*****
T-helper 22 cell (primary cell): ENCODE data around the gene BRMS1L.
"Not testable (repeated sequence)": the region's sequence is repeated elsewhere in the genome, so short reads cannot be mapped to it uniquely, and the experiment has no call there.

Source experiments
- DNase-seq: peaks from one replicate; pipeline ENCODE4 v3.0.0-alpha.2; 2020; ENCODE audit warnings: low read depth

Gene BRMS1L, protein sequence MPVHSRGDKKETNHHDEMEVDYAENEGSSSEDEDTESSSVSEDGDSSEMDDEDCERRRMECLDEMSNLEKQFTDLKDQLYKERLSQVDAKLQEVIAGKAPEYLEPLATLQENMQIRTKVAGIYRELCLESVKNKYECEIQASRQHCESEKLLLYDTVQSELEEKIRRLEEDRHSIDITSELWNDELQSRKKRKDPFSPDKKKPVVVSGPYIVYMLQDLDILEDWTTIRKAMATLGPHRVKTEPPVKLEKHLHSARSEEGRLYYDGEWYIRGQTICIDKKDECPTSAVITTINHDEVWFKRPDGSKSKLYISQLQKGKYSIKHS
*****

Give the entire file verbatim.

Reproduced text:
T-helper 22 cell (primary cell): ENCODE data around the gene BRMS1L.
"Not testable (repeated sequence)": the region's sequence is repeated elsewhere in the genome, so short reads cannot be mapped to it uniquely, and the experiment has no call there.

Source experiments
- DNase-seq: peaks from one replicate; pipeline ENCODE4 v3.0.0-alpha.2; 2020; ENCODE audit warnings: low read depth

Gene BRMS1L, protein sequence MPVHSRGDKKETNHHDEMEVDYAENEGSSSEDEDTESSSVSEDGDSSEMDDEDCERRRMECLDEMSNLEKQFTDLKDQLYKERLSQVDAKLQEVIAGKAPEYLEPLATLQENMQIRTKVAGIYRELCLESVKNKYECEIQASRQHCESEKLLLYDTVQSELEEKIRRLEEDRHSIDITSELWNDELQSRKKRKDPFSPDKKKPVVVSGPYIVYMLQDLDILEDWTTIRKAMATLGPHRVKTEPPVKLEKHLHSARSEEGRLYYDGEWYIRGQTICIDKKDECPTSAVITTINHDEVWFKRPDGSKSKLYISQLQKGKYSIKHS